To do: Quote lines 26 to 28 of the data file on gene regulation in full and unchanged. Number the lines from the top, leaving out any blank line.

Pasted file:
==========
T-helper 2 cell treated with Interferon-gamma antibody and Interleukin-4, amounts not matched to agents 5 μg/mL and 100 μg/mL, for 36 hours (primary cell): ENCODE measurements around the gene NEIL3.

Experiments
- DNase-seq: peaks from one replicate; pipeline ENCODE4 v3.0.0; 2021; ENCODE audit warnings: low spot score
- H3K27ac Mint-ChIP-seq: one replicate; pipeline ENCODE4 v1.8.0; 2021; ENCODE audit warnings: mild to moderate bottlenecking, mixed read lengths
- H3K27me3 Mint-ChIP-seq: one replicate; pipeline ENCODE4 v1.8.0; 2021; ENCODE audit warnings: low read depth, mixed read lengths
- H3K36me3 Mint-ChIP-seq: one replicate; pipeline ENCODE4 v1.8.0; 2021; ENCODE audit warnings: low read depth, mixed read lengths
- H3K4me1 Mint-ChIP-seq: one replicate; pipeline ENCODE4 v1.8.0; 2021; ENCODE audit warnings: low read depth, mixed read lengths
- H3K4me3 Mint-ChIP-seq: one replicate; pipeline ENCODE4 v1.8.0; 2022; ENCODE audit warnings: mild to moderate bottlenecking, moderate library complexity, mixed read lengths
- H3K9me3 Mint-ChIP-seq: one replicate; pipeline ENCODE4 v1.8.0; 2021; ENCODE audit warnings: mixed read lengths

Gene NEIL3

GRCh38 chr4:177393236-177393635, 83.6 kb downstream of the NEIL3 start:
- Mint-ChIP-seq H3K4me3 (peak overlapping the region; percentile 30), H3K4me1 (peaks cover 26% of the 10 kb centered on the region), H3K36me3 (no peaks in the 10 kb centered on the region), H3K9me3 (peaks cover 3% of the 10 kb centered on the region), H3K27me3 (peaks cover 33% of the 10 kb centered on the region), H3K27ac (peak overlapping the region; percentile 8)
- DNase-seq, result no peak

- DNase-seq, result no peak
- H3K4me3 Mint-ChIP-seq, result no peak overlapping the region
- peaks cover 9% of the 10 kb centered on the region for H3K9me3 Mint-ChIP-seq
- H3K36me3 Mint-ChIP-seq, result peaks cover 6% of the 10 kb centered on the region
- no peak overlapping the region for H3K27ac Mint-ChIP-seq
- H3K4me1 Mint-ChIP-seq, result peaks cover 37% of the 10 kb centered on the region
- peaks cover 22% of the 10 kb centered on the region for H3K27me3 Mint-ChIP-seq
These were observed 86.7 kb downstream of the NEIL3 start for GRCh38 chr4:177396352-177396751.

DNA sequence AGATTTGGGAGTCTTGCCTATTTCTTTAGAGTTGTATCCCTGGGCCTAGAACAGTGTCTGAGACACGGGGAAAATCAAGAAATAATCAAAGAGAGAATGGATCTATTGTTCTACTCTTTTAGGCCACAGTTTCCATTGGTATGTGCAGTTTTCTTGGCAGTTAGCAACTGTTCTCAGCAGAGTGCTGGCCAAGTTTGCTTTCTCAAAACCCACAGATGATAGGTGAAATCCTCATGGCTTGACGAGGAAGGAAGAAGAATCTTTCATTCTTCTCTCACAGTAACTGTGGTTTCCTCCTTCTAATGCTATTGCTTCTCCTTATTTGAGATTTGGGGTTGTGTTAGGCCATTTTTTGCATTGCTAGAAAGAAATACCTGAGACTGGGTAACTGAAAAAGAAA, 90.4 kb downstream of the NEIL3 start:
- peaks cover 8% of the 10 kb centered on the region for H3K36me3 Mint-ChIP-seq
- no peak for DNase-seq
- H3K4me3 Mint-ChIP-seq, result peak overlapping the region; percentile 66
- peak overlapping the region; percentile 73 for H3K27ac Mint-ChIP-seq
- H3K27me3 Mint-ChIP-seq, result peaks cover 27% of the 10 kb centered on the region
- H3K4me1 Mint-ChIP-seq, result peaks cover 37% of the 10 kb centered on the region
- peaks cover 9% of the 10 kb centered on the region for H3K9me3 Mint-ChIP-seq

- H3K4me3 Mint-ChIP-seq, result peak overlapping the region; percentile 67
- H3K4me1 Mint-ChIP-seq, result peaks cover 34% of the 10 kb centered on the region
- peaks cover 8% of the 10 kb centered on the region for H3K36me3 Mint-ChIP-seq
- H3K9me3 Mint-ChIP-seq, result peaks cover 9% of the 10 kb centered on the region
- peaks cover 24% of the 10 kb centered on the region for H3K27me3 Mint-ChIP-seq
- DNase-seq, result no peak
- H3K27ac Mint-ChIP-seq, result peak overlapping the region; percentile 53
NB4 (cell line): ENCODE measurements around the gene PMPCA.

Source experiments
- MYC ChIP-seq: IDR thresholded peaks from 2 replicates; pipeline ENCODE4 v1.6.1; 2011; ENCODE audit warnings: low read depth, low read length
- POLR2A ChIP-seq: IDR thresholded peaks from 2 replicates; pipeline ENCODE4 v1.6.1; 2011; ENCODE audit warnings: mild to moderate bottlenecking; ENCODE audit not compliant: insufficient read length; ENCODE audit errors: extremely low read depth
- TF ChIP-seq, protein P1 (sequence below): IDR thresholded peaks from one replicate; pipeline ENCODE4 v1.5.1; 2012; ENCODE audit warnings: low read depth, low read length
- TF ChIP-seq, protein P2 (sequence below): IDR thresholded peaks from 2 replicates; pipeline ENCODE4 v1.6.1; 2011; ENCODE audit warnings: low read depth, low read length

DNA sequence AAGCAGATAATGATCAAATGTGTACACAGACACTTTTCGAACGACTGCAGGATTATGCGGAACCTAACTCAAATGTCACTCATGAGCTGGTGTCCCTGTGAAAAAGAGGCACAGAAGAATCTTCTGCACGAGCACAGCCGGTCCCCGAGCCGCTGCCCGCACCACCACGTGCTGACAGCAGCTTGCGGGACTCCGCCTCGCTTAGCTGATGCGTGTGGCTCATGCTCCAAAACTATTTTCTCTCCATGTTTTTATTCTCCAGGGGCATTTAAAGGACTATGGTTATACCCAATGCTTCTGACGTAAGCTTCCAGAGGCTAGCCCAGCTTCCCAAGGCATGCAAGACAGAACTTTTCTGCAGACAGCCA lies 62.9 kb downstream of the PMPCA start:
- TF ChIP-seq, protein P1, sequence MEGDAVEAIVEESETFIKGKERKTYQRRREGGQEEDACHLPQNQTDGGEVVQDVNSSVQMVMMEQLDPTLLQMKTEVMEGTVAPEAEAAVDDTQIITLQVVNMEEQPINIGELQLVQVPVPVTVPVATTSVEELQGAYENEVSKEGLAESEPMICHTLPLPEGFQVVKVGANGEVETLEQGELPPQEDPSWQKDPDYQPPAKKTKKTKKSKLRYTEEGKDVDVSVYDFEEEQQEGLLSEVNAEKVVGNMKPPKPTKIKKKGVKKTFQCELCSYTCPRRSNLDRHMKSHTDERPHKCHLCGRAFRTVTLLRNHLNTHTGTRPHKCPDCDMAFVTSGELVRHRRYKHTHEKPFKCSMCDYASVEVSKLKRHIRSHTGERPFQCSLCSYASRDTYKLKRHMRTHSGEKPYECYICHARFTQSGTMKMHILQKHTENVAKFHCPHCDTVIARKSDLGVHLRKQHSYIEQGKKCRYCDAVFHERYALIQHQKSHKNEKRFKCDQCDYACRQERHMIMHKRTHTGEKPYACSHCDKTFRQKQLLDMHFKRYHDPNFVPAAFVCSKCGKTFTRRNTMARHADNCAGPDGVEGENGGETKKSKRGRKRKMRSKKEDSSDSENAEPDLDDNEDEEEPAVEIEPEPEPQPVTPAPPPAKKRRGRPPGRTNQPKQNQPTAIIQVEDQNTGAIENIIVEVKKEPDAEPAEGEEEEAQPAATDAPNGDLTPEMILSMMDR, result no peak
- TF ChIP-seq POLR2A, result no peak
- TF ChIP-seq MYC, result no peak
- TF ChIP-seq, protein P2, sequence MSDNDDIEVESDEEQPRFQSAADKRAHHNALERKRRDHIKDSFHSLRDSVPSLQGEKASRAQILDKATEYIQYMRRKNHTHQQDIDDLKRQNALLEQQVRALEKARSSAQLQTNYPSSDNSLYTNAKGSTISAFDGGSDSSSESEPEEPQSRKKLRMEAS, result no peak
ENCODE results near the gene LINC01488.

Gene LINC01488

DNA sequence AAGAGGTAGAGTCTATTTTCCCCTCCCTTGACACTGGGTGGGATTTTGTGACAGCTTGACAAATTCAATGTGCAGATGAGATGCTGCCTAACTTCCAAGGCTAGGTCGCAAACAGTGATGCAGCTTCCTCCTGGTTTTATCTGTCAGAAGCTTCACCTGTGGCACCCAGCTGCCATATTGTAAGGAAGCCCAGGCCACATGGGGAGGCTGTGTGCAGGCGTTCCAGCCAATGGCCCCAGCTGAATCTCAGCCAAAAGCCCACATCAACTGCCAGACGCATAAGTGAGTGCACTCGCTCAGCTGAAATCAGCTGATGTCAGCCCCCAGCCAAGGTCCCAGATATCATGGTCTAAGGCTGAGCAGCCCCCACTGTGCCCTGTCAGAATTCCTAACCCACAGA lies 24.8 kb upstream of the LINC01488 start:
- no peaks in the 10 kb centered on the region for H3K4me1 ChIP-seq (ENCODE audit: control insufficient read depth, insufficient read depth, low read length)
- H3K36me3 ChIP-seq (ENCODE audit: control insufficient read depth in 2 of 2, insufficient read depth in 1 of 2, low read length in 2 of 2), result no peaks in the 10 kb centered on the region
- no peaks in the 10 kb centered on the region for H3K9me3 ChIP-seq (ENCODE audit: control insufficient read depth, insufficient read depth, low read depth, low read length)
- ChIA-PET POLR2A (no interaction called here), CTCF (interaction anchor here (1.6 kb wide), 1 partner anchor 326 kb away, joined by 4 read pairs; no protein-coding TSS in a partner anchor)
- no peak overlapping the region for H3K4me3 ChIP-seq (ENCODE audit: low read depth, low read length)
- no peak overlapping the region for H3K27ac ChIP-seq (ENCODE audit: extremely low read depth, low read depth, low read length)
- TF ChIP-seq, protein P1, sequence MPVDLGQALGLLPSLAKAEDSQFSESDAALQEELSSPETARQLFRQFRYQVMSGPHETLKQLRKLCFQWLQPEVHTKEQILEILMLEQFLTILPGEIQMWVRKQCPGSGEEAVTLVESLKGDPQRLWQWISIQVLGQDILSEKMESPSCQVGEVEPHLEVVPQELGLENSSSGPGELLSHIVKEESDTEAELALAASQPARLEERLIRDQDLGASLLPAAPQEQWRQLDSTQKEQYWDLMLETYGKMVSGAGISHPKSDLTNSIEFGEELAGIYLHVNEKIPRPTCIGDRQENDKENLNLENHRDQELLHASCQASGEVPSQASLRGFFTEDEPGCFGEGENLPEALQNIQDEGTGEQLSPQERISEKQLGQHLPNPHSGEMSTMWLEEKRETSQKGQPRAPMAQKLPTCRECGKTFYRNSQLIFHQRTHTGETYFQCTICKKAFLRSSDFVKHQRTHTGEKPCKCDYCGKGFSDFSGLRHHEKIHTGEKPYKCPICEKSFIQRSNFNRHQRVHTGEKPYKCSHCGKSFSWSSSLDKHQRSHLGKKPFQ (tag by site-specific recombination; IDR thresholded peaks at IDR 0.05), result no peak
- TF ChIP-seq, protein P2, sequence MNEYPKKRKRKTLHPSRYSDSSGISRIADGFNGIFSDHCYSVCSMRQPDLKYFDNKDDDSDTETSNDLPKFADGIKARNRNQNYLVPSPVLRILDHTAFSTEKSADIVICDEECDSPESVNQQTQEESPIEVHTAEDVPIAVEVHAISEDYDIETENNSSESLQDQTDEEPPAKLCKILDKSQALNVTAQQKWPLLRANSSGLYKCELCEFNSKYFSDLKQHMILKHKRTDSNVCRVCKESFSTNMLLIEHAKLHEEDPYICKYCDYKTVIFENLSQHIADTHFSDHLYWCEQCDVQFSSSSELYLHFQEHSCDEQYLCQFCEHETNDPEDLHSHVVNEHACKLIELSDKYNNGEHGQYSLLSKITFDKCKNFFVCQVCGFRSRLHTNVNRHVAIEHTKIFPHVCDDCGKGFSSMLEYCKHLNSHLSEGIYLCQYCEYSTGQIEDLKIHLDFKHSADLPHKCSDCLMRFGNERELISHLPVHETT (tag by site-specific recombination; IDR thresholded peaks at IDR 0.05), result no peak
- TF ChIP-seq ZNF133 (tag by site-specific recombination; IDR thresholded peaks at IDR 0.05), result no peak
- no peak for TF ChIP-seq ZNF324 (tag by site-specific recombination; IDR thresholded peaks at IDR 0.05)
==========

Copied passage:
- peak overlapping the region; percentile 73 for H3K27ac Mint-ChIP-seq
- H3K27me3 Mint-ChIP-seq, result peaks cover 27% of the 10 kb centered on the region
- H3K4me1 Mint-ChIP-seq, result peaks cover 37% of the 10 kb centered on the region